Job openings rose in July after 3 months of declines
The number of job openings in the United States rose in July after three months of declines, a sign that employers are urgently seeking workers despite slowing economic growth and high inflation.
There were 11.2 million open jobs available on the last day of July, up from 11 million in June. That averages out to nearly two open jobs for every unemployed person.
Before the pandemic, openings never exceeded 8 million a month.
The quits rate declined somewhat, while layoffs also remained near historic lows. In the accommodation and food services, layoffs hit a record low, with just 88,000 workers discharged in July — about 60% of the pre-pandemic level.
"Hospitality companies tell us that what was once a 'one strike, you're out' rule for employees who failed to show up at work without notice is now more like a '10 strikes, you're out' rule," Julia Pollak, chief economist at ZipRecruiter, said in a note. "They cannot afford to fire workers because they cannot afford to replace them."
Layoffs also hit record lows for small businesses, defined as those with 10 to 49 workers.
"In an extremely tight labor market where businesses are struggling to attract candidates, employers are holding onto the workers they've got, despite rising recession risks and business uncertainty," Pollak said.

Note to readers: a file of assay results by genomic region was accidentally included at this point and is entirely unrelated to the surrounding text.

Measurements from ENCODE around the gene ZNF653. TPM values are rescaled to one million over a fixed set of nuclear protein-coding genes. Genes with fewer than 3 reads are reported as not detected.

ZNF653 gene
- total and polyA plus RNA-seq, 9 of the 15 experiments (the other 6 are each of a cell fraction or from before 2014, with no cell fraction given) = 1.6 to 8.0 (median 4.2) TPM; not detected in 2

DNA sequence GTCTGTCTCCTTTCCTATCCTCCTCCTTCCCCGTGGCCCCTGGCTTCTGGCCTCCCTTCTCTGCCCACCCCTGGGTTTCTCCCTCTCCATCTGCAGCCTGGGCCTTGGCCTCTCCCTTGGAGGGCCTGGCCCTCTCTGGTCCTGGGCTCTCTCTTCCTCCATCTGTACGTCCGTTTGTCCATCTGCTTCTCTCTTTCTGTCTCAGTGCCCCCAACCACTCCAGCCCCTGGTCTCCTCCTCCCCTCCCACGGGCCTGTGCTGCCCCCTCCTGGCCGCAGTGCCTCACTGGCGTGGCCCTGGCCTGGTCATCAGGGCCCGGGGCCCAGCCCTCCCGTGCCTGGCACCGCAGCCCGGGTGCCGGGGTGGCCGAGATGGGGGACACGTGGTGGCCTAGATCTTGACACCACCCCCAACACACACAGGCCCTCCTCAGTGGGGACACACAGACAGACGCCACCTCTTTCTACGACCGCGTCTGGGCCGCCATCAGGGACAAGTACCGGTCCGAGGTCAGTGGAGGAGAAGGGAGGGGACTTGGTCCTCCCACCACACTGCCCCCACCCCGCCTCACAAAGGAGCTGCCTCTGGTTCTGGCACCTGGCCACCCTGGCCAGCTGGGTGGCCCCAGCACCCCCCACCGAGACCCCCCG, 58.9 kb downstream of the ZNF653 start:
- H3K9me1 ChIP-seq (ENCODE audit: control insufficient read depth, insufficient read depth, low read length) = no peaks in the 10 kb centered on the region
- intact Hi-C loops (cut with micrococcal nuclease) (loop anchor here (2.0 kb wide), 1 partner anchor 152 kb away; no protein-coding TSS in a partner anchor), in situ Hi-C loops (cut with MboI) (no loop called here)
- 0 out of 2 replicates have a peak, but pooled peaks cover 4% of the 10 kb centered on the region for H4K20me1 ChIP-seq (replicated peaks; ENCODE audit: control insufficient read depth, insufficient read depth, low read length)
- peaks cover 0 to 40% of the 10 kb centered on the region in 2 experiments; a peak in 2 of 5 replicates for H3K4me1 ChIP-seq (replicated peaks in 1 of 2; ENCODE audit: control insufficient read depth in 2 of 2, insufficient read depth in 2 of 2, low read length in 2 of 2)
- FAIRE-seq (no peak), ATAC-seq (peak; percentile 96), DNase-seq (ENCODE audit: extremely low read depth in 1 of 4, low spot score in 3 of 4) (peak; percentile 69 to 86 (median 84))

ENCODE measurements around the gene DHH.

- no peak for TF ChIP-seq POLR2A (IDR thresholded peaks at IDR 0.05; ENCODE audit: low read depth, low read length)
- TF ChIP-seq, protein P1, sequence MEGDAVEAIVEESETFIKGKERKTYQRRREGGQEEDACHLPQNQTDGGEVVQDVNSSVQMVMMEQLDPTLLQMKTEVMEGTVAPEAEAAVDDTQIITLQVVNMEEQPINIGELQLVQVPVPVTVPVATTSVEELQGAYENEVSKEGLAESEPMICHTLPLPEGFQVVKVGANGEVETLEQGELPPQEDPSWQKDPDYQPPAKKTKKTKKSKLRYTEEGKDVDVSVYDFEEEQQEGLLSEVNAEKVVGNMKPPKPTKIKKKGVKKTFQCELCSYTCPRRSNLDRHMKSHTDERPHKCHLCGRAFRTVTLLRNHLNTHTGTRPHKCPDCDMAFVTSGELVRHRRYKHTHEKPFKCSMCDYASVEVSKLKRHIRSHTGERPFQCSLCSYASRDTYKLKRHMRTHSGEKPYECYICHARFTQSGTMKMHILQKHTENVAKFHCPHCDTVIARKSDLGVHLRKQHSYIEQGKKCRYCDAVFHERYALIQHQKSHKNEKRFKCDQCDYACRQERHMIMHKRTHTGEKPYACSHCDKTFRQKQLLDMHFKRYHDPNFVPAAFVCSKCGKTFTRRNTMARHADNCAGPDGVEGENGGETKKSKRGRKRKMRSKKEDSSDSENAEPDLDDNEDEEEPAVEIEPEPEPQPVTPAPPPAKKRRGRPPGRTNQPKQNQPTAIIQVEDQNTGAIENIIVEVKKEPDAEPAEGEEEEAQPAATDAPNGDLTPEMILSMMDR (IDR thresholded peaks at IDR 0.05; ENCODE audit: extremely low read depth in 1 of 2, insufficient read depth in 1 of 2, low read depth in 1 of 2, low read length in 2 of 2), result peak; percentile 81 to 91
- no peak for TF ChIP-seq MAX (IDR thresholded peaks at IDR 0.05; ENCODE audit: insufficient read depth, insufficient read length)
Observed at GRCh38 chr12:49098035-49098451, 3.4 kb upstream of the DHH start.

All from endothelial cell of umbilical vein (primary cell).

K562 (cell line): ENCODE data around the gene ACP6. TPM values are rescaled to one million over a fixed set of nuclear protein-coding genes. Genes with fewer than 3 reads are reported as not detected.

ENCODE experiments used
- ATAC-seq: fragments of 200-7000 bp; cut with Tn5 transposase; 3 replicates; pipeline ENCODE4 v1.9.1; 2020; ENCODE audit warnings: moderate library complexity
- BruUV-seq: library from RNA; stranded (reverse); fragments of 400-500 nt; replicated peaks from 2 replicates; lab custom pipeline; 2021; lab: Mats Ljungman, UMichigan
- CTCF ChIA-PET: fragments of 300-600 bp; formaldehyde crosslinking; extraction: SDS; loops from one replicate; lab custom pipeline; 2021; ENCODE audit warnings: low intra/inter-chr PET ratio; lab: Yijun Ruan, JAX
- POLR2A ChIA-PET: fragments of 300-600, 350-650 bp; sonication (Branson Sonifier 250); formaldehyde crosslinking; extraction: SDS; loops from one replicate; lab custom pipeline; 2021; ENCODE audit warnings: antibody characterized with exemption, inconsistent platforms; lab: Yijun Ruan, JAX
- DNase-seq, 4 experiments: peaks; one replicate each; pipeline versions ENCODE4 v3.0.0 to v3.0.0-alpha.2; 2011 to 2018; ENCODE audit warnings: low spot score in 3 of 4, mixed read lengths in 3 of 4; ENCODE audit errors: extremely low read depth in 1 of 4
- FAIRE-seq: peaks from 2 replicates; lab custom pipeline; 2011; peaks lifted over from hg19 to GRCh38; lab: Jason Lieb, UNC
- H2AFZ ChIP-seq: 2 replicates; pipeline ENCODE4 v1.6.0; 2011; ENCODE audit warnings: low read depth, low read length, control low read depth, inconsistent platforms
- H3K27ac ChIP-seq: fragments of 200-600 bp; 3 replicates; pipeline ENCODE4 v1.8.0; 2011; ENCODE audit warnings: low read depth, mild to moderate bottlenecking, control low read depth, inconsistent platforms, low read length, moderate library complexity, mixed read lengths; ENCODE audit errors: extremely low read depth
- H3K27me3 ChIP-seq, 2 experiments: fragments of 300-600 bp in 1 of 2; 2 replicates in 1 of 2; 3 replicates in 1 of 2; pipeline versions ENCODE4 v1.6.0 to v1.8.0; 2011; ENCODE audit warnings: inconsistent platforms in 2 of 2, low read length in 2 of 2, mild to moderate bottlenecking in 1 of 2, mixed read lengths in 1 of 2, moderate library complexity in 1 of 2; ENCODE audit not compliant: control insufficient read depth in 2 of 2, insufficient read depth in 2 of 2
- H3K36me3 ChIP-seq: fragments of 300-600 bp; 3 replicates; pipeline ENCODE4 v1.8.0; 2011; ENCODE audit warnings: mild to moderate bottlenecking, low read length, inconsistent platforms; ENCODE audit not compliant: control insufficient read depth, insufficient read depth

Tuesday's figures, while excellent news for job seekers, will be a disappointment for Federal Reserve officials, who are seeking to cool the job market by raising short-term interest rates to try to slow borrowing and spending, which tend to fuel inflation.
Fed Chair Jerome Powell and other policymakers have said they hope to reduce the number of open jobs without causing higher unemployment. But many economists argue that such an outcome is unlikely — and indeed, the Fed's own projections show the unemployment rate rising later this year.
The latest figures, however, suggest that demand for workers remains hot. On Friday, the government will release its monthly jobs report, which is expected to show that 300,000 jobs were added — a slowdown from the previous month when hiring topped a half-million, but still a healthy number.
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